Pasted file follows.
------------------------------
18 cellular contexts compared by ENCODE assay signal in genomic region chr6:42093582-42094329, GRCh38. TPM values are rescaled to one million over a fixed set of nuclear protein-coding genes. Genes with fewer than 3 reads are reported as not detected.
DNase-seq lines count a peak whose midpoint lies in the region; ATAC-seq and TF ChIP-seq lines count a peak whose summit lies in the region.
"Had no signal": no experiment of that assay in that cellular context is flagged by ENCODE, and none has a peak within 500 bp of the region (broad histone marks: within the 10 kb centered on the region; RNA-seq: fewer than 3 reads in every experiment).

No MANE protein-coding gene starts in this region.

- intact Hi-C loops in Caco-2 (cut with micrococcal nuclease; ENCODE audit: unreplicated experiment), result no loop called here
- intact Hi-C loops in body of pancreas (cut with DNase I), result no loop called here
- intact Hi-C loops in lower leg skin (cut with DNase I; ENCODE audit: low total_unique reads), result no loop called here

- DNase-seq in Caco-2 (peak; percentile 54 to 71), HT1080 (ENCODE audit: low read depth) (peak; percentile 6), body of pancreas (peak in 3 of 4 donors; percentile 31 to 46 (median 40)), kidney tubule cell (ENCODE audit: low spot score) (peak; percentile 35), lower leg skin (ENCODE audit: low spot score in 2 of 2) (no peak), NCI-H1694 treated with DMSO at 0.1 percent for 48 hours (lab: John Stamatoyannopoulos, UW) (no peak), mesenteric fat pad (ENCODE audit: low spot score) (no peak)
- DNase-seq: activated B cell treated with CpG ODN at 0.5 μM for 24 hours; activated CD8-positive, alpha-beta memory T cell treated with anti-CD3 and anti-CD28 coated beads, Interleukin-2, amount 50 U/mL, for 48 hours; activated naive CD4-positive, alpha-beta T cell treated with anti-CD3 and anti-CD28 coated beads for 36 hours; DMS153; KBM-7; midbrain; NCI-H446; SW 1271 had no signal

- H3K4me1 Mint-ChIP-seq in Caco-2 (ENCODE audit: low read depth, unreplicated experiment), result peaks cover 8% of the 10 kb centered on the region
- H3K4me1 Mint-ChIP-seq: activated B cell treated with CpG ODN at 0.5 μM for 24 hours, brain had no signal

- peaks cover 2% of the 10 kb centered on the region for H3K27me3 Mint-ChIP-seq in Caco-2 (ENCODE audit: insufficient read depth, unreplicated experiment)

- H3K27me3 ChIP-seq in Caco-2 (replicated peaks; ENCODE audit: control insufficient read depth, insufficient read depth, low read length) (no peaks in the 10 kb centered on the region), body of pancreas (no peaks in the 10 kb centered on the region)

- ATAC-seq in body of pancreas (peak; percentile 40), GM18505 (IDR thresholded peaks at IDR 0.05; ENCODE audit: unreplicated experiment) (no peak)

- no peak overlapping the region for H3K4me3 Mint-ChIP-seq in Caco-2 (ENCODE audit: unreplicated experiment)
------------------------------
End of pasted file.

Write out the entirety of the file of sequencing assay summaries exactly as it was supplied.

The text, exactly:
18 cellular contexts compared by ENCODE assay signal in genomic region chr6:42093582-42094329, GRCh38. TPM values are rescaled to one million over a fixed set of nuclear protein-coding genes. Genes with fewer than 3 reads are reported as not detected.
DNase-seq lines count a peak whose midpoint lies in the region; ATAC-seq and TF ChIP-seq lines count a peak whose summit lies in the region.
"Had no signal": no experiment of that assay in that cellular context is flagged by ENCODE, and none has a peak within 500 bp of the region (broad histone marks: within the 10 kb centered on the region; RNA-seq: fewer than 3 reads in every experiment).

No MANE protein-coding gene starts in this region.

- intact Hi-C loops in Caco-2 (cut with micrococcal nuclease; ENCODE audit: unreplicated experiment), result no loop called here
- intact Hi-C loops in body of pancreas (cut with DNase I), result no loop called here
- intact Hi-C loops in lower leg skin (cut with DNase I; ENCODE audit: low total_unique reads), result no loop called here

- DNase-seq in Caco-2 (peak; percentile 54 to 71), HT1080 (ENCODE audit: low read depth) (peak; percentile 6), body of pancreas (peak in 3 of 4 donors; percentile 31 to 46 (median 40)), kidney tubule cell (ENCODE audit: low spot score) (peak; percentile 35), lower leg skin (ENCODE audit: low spot score in 2 of 2) (no peak), NCI-H1694 treated with DMSO at 0.1 percent for 48 hours (lab: John Stamatoyannopoulos, UW) (no peak), mesenteric fat pad (ENCODE audit: low spot score) (no peak)
- DNase-seq: activated B cell treated with CpG ODN at 0.5 μM for 24 hours; activated CD8-positive, alpha-beta memory T cell treated with anti-CD3 and anti-CD28 coated beads, Interleukin-2, amount 50 U/mL, for 48 hours; activated naive CD4-positive, alpha-beta T cell treated with anti-CD3 and anti-CD28 coated beads for 36 hours; DMS153; KBM-7; midbrain; NCI-H446; SW 1271 had no signal

- H3K4me1 Mint-ChIP-seq in Caco-2 (ENCODE audit: low read depth, unreplicated experiment), result peaks cover 8% of the 10 kb centered on the region
- H3K4me1 Mint-ChIP-seq: activated B cell treated with CpG ODN at 0.5 μM for 24 hours, brain had no signal

- peaks cover 2% of the 10 kb centered on the region for H3K27me3 Mint-ChIP-seq in Caco-2 (ENCODE audit: insufficient read depth, unreplicated experiment)

- H3K27me3 ChIP-seq in Caco-2 (replicated peaks; ENCODE audit: control insufficient read depth, insufficient read depth, low read length) (no peaks in the 10 kb centered on the region), body of pancreas (no peaks in the 10 kb centered on the region)

- ATAC-seq in body of pancreas (peak; percentile 40), GM18505 (IDR thresholded peaks at IDR 0.05; ENCODE audit: unreplicated experiment) (no peak)

- no peak overlapping the region for H3K4me3 Mint-ChIP-seq in Caco-2 (ENCODE audit: unreplicated experiment)